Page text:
Living Lab: Involving kids, parents in real-time child development research
ANN ARBOR—During a recent visit to the Ann Arbor Hands-On Museum, Liz Hill and her daughter found themselves unexpectedly participating in a University of Michigan child development research study.
Liz watched intently as her daughter Natalee looked at pictures and answered the researcher's questions.
"You always wonder how much they know," Liz says of her daughter.
When the study concludes, Natalee picks out her thank you toy from a plastic box, and lab manager Merranda McLaughlin explains the study and answers questions for Liz.
The Living Lab is a program in which U-M faculty bring research projects to public spaces so that parents and children can partake in real child development experiments. Currently, Living Lab hosts studies during the week and on weekends at the Ann Arbor Hands-On Museum, the U-M Natural History Museum and the downtown branch of the Ann Arbor District Library.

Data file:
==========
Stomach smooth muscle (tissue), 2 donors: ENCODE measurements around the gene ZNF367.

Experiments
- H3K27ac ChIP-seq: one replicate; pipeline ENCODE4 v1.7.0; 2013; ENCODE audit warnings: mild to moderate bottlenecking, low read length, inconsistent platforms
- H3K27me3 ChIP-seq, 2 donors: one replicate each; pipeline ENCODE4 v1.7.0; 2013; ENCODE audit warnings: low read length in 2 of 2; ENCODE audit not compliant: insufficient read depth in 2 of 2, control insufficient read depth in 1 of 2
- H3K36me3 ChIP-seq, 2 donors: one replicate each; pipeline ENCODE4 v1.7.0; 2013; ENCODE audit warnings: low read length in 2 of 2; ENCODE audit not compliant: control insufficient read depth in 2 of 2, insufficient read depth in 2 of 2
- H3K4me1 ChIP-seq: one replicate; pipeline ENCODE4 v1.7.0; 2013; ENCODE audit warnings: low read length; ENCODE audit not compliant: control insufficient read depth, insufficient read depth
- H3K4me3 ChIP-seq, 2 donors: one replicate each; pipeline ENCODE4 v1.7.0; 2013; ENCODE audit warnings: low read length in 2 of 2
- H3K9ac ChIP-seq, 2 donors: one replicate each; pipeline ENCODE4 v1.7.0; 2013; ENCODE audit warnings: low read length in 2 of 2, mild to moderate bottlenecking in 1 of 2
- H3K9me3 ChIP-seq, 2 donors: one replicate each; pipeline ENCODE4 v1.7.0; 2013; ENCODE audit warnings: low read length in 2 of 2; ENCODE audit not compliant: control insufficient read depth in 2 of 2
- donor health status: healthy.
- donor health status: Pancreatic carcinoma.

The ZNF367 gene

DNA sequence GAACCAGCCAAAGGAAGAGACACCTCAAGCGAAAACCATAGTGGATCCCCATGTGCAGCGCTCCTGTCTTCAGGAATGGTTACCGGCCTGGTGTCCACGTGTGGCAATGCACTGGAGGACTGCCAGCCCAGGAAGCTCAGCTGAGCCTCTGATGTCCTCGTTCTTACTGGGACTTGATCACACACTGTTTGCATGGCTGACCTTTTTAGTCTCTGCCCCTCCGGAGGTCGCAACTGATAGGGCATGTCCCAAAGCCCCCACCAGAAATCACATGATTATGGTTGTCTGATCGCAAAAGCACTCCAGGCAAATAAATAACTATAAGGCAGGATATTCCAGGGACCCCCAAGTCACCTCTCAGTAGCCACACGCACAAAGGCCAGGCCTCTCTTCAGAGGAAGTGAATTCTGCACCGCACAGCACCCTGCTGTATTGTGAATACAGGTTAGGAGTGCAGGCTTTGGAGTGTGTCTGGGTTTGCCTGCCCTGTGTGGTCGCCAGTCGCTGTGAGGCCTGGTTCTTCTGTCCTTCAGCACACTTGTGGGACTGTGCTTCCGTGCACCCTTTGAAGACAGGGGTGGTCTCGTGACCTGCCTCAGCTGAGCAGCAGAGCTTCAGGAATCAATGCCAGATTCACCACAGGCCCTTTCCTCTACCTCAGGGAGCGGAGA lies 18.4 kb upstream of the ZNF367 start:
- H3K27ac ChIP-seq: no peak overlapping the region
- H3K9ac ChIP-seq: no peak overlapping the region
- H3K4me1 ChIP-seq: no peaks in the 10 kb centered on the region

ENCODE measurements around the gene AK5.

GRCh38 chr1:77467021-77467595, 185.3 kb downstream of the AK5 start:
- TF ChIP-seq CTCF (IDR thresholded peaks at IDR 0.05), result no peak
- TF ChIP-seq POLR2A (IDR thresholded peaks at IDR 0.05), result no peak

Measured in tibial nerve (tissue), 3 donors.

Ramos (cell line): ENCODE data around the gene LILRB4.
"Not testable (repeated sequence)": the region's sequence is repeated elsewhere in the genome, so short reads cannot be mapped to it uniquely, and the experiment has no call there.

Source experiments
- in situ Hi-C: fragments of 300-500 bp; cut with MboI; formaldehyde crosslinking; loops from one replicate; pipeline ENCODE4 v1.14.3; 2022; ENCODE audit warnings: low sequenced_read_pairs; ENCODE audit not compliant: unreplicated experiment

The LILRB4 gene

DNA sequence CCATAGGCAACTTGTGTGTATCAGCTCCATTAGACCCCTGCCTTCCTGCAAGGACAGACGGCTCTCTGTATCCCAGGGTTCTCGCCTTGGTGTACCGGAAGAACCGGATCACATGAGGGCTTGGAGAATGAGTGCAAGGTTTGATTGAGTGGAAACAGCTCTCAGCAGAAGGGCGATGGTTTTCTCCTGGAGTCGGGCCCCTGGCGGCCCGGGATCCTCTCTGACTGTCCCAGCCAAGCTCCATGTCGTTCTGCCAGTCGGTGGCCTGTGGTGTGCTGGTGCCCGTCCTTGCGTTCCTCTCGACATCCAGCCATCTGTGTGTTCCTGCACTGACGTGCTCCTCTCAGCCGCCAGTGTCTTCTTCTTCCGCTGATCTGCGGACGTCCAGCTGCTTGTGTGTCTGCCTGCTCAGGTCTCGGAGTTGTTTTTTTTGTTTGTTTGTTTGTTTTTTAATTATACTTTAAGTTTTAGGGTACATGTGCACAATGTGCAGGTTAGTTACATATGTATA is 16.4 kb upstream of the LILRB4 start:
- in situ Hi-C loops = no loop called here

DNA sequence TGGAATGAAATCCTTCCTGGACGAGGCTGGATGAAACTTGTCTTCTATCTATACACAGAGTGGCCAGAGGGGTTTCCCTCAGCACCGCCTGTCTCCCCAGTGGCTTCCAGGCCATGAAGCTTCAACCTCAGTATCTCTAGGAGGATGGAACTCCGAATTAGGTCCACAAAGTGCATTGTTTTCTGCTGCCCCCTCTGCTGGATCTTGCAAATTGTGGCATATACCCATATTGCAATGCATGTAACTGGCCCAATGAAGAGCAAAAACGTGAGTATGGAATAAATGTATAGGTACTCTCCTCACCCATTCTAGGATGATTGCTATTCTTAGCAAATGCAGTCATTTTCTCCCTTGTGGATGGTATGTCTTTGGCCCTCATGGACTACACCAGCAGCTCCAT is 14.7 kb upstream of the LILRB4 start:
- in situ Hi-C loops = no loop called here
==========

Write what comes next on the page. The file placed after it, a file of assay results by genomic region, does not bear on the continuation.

The idea behind the Living Lab is that science in public spaces benefits everyone, said Craig Smith, Living Lab program director. Young museum and library-goers provide the Living Lab researchers onsite with a steady stream of subjects for child development research—there have been more than 6,000 participants in Living Lab-based studies since 2012.
Children and their parents who participate in the experiments or observe can learn about science and see how scientists conduct research.
Read the full article "Living Lab: Involving kids, parents in real-time child development research" at Michigan News.